(Photo: Reuters / Louafi Larbi)
Churches in Libya have lost large numbers of worshippers in the months since conflict broke out in the north African country.
One church in the city of Benghazi, the main stronghold of the rebel forces, has seen its congregation drop from around 1,000 to 40.
The services at the church still take place despite only a handful of the worshippers still being in town.
Its pastor, Father Polla Eshak, told Reuters that it is not fear of persecution that is driving Christians out of Libya.
Despite Libya being a dictatorship and Muslim-majority country, Christians have traditionally enjoyed religious freedom in Libya.
Father Eshak does not expect that to change as so far, they have enjoyed the same treatment under the rebels that have assumed leadership in the east.
“Gaddafi’s administration gave us freedom and the next one will too, judging by the way we’ve been treated here,” he said.
What is making Christians leave the country in large numbers is the same as for others – the war.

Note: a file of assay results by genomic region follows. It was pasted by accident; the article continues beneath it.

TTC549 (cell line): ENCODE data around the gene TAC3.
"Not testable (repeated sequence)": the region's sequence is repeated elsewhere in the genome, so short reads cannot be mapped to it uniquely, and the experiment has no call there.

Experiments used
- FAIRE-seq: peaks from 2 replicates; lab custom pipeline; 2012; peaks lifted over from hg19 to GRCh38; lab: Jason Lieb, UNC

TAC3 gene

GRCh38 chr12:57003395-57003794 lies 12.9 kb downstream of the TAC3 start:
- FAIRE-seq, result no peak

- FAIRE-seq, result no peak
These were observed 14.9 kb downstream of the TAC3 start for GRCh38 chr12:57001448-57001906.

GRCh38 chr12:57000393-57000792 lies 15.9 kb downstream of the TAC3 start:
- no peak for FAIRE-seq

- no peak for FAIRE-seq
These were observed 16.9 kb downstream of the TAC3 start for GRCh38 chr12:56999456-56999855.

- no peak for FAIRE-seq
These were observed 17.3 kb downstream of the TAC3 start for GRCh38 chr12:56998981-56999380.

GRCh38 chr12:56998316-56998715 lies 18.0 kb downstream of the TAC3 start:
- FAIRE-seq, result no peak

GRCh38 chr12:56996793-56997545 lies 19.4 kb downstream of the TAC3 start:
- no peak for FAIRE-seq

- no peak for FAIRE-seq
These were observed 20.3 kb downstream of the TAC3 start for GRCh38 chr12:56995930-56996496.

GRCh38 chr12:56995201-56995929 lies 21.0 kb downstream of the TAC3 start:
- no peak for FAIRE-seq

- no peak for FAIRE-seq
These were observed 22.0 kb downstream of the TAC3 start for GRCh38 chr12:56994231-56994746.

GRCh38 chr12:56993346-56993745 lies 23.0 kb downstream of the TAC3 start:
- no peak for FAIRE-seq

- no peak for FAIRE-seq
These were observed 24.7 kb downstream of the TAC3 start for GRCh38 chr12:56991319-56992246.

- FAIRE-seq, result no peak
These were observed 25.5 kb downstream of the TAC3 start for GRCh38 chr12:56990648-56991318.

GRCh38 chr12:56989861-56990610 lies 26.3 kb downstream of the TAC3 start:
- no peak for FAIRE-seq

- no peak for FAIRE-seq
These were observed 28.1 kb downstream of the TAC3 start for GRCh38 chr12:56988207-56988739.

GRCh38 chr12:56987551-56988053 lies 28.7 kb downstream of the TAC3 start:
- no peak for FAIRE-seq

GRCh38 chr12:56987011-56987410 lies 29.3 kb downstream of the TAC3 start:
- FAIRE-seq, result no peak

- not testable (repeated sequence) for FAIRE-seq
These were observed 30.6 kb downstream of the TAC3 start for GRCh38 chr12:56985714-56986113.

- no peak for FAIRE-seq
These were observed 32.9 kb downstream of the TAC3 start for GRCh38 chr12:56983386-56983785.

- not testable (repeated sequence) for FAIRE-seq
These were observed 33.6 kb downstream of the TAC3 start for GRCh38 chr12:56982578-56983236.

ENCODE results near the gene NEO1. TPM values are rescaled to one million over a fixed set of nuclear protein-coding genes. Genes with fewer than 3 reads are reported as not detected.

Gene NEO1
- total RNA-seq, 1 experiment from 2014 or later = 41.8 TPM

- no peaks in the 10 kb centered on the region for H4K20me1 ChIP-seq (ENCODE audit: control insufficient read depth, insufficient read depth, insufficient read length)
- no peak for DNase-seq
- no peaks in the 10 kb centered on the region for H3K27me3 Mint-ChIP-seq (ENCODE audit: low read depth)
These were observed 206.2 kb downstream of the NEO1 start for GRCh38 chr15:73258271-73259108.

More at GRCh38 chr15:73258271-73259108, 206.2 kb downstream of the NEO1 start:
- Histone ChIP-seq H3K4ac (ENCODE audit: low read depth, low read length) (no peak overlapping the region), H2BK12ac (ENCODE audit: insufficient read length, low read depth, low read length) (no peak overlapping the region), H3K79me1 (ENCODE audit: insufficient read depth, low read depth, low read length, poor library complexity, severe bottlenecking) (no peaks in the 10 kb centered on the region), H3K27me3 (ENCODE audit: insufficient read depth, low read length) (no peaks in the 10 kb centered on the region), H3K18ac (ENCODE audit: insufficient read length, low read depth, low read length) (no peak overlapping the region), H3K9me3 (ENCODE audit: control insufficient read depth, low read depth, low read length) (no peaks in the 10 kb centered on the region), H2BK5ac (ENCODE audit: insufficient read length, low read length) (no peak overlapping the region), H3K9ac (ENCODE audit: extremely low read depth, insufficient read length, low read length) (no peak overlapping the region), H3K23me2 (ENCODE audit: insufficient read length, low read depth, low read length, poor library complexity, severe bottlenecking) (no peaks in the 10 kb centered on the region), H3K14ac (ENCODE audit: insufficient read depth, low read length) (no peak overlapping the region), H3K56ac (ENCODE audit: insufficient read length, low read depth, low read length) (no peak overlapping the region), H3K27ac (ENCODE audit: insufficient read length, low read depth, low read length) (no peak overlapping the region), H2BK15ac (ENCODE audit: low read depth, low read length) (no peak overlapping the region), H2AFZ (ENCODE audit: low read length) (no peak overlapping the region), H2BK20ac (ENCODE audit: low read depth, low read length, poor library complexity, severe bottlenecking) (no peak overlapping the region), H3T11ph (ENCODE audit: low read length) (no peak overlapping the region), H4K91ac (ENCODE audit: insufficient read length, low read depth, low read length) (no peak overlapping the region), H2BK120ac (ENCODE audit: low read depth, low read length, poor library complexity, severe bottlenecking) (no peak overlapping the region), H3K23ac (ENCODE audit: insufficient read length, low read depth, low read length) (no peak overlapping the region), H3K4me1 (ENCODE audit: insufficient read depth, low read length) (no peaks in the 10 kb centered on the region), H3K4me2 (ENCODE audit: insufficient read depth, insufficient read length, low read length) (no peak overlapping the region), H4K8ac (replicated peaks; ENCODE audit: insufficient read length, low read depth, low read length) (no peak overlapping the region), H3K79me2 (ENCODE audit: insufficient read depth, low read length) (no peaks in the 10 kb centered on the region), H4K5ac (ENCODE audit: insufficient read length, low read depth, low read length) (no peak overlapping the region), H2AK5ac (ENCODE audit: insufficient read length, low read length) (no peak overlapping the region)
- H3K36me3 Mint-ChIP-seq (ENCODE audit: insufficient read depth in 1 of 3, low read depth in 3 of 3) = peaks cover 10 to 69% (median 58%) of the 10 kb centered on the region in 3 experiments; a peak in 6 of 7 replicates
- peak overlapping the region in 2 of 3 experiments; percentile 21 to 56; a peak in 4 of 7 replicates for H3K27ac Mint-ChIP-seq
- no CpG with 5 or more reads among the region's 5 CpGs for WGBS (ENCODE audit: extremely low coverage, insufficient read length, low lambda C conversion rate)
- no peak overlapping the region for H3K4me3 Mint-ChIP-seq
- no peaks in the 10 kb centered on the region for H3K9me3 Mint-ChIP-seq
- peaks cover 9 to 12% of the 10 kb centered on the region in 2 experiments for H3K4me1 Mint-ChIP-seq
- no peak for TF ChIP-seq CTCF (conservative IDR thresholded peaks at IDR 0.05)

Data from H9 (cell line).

Sylvester Magro, the Catholic bishop of Benghazi, told Reuters he had gone from overseeing some 10,000 Catholics in east Libya to caring for around a few hundred now.
“For the moment, it is the conflict that worries us. It’s a bad situation, tension. The future is unclear. The present time is taken up in prayer for the end of the conflict,” he said.
An estimated 500,000 people have crossed the borders into Tunisia, Egypt and other neighboring countries.
Those who have remained behind are facing hardship as a result of the damage to infrastructure, basic services, and food and medical supplies.
The United Nations is asking the international community to donate $408 million to provide humanitarian assistance to some 2.1 million people affected by the conflict.
U.N. humanitarian chief Valerie Amos said on Wednesday, "The conflict, the breakdown of state infrastructure, and shortages of cash and fuel are causing problems for the population of Libya.
"Widespread shortages are paralyzing the country in ways which will gravely impact the general population in the weeks and months ahead; particularly the poorest and most vulnerable."